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Washington Lawyer

Legal Spectator: Partners as Friends

From Washington Lawyer, January 2014

By Jacob A. Stein

spectator“Indeed the words ‘friend’ and ‘friendship’ have become so stretched and extended as to have lost a good deal of their meaning, and this even before we begin to ask for lines of demarcation between friendship and other relationships. . . .[1]” 
                                                                   —A. C. Grayling

Mr. Grayling’s recent book, Friendship, is a history of those who defined the meaning of the word. He brings in the Greek and Roman authors and the philosophers who have taken the subject seriously, people such as Plato and Aristotle and many others, with words such as these:

Real friendship is a slow grower, and never thrives unless engrafted upon a stock of known and reciprocal merit.    
                                                            —Lord Chesterfield

Cicero (106–43 B.C.) wrote about friendship. He was in need of protection from so-called friends in the circumstances of Julius Caesar’s death. Here are Cicero’s comments:

Friendship is nothing else than an accord in all things, human and divine, conjoined with mutual good-will and affection.
                                                           —Cicero, De Amicitia, 
                                                                            Ch. vi, sec. 20

Cicero was a lawyer. However, I don’t think he had time to give attention to his civil law practice. If he had, he would have advised the rich Roman businessmen about the elements of a partnership. Roman law, as it was then, is much like our general partnership law. Two or more people shake hands and agree they are now on a profit and loss status, and each is the agent of the other in this fiduciary relationship. The English took up the Roman law and converted it to their laws. These laws were brought to the American colonies.

Now back to our friends. I have met over the years many lawyers who have had a small partnership practice, and all were close friends. When one of the partners had a serious problem, he knew he could see a co-partner only two doors away. His friend listens and sees things that the actor before him does not. The actor does not see the whole play. He solves the problem. Furthermore, in those days, when a partner lost a big case, his friends, right then and there, put together the memorandum requesting a new trial.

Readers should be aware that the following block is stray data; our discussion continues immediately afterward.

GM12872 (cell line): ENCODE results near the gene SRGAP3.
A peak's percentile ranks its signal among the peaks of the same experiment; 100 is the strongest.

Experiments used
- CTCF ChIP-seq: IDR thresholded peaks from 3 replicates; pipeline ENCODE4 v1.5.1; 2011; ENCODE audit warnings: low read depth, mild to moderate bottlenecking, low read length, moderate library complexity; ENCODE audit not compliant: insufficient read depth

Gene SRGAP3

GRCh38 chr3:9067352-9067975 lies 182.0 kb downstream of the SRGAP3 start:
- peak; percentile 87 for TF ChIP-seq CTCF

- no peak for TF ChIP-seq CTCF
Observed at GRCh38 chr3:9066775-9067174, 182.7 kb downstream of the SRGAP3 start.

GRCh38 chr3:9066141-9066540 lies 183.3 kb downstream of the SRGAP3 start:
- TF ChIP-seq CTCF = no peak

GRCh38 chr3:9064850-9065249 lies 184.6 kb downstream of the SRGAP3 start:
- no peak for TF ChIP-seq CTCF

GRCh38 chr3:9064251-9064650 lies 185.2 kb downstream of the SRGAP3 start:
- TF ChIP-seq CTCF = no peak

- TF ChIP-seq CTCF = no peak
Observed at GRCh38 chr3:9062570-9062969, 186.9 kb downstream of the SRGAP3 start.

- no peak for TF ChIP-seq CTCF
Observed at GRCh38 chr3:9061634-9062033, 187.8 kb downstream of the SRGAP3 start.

Judge Benjamin Cardozo defined the obligation in a fiduciary relationship for the New York Court of Appeals in Meinhard v. Salmon, 249 N.Y. 458, 463–64, 164 N.E. 545 (1928):

Joint adventurers, like co-partners, owe to one another, while the enterprise continues, the duty of the finest loyalty. Many forms of conduct permissible in a workaday world for those acting at arm’s length are forbidden to those bound by fiduciary ties. A trustee is held to something stricter than the morals of the marketplace. Not honesty alone, but the punctilio of an honor the most sensitive, is then the standard of behavior. As to this there has developed a tradition that is unending and inveterate. Uncompromising rigidity has been the attitude of courts of equity when petitioned to undermine the rule of undivided loyalty by the “disintegrating erosion” of particular exceptions. . . . Only thus has the level of conduct for fiduciaries been kept at a level higher than that trodden by the crowd. It will not consciously be lowered by any judgment of this court. 
                                                           —Benjamin N. Cardozo.

That strict obligation has drifted away. The general partnership and its fiduciary obligations has been replaced by the limited liability partnership and the corporate veil. The individuals are protected.

There are law firms with outposts all over the world. Many partners spend years without meeting any of their fellow partners.

In reading about friendship, I came across many people who exalted in the subject of friendship and its worthiness. However, I did come across some comments that question this exaltation. Here are a few:

The holy passion of Friendship is of so sweet and steady and loyal and enduring a nature that it will last through a whole lifetime, if not asked to lend money.
                                                        —Mark Twain, 
                                                           Pudd’nhead Wilson’s Calendar

Love thy neighbor as thyself, but choose your neighborhood.
                                                        —Louise Beal

There is no stronger bond of friendship than a mutual enemy.
                                                      —Frankfort Moore

Nothing so fortifies a friendship as a belief on the part of one friend that he is superior to the other.
                                                     —Honoré de Balzac (1799–1850)

If we were all given by magic the power to read each other’s thoughts, I suppose the first effect would be to dissolve all friendships.
                                                         —Bertrand Russell

My friends, I wish you all good times, good clients, good reputations, and those of you who wish to become judges, because you are specially qualified, will be appointed.

Reach Jacob A. Stein at [email protected].

[1] Grayling, A. C., Friendship, New Haven and London: Yale University Press, 2013.